Show simple item record

dc.contributor.authorZiffra, Ryan S
dc.contributor.authorKim, Chang N
dc.contributor.authorRoss, Jayden M
dc.contributor.authorWilfert, Amy
dc.contributor.authorTurner, Tychele N
dc.contributor.authorHaeussler, Maximilian
dc.contributor.authorCasella, Alex M
dc.contributor.authorPrzytycki, Pawel F
dc.contributor.authorKeough, Kathleen C
dc.contributor.authorShin, David
dc.contributor.authorBogdanoff, Derek
dc.contributor.authorKreimer, Anat
dc.contributor.authorPollard, Katherine S
dc.contributor.authorAment, Seth A
dc.contributor.authorEichler, Evan E
dc.contributor.authorAhituv, Nadav
dc.contributor.authorNowakowski, Tomasz J
dc.date.accessioned2021-10-19T19:08:01Z
dc.date.available2021-10-19T19:08:01Z
dc.date.issued2021-10-06
dc.identifier.urihttp://hdl.handle.net/10713/16882
dc.description.abstractDuring mammalian development, differences in chromatin state coincide with cellular differentiation and reflect changes in the gene regulatory landscape1. In the developing brain, cell fate specification and topographic identity are important for defining cell identity2 and confer selective vulnerabilities to neurodevelopmental disorders3. Here, to identify cell-type-specific chromatin accessibility patterns in the developing human brain, we used a single-cell assay for transposase accessibility by sequencing (scATAC-seq) in primary tissue samples from the human forebrain. We applied unbiased analyses to identify genomic loci that undergo extensive cell-type- and brain-region-specific changes in accessibility during neurogenesis, and an integrative analysis to predict cell-type-specific candidate regulatory elements. We found that cerebral organoids recapitulate most putative cell-type-specific enhancer accessibility patterns but lack many cell-type-specific open chromatin regions that are found in vivo. Systematic comparison of chromatin accessibility across brain regions revealed unexpected diversity among neural progenitor cells in the cerebral cortex and implicated retinoic acid signalling in the specification of neuronal lineage identity in the prefrontal cortex. Together, our results reveal the important contribution of chromatin state to the emerging patterns of cell type diversity and cell fate specification and provide a blueprint for evaluating the fidelity and robustness of cerebral organoids as a model for cortical development.en_US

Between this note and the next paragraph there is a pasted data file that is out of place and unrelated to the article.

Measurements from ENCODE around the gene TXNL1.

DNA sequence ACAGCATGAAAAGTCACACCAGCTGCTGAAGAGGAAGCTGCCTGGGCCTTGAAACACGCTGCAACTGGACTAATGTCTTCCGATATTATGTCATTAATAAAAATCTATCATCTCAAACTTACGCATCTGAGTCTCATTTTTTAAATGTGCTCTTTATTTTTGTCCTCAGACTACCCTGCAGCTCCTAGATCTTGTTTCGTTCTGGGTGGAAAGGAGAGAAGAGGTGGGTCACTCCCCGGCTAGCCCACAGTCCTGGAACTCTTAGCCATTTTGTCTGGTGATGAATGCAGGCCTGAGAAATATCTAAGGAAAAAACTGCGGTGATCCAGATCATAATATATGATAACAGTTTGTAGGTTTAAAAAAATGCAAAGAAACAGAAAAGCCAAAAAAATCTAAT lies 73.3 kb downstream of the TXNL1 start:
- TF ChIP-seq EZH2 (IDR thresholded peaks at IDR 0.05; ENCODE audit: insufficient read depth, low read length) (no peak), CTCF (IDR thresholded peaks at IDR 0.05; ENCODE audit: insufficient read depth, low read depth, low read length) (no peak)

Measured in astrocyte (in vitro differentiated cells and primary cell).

dc.description.urihttps://doi.org/10.1038/s41586-021-03209-8en_US
dc.language.isoenen_US
dc.publisherSpringer Natureen_US
dc.relation.ispartofNatureen_US
dc.rights© 2021. The Author(s).en_US
dc.subjectcell fate specificationen_US
dc.subjectcell type diversityen_US
dc.subject.meshChromatinen_US
dc.subject.meshEpigenomicsen_US
dc.titleSingle-cell epigenomics reveals mechanisms of human cortical development.en_US
dc.typeArticleen_US
dc.identifier.doi10.1038/s41586-021-03209-8
dc.identifier.pmid34616060
dc.source.journaltitleNature
dc.source.volume598
dc.source.issue7879
dc.source.beginpage205
dc.source.endpage213
dc.source.countryUnited States
dc.source.countryUnited States
dc.source.countryUnited States
dc.source.countryUnited States
dc.source.countryUnited States
dc.source.countryUnited States
dc.source.countryEngland


This item appears in the following Collection(s)

Show simple item record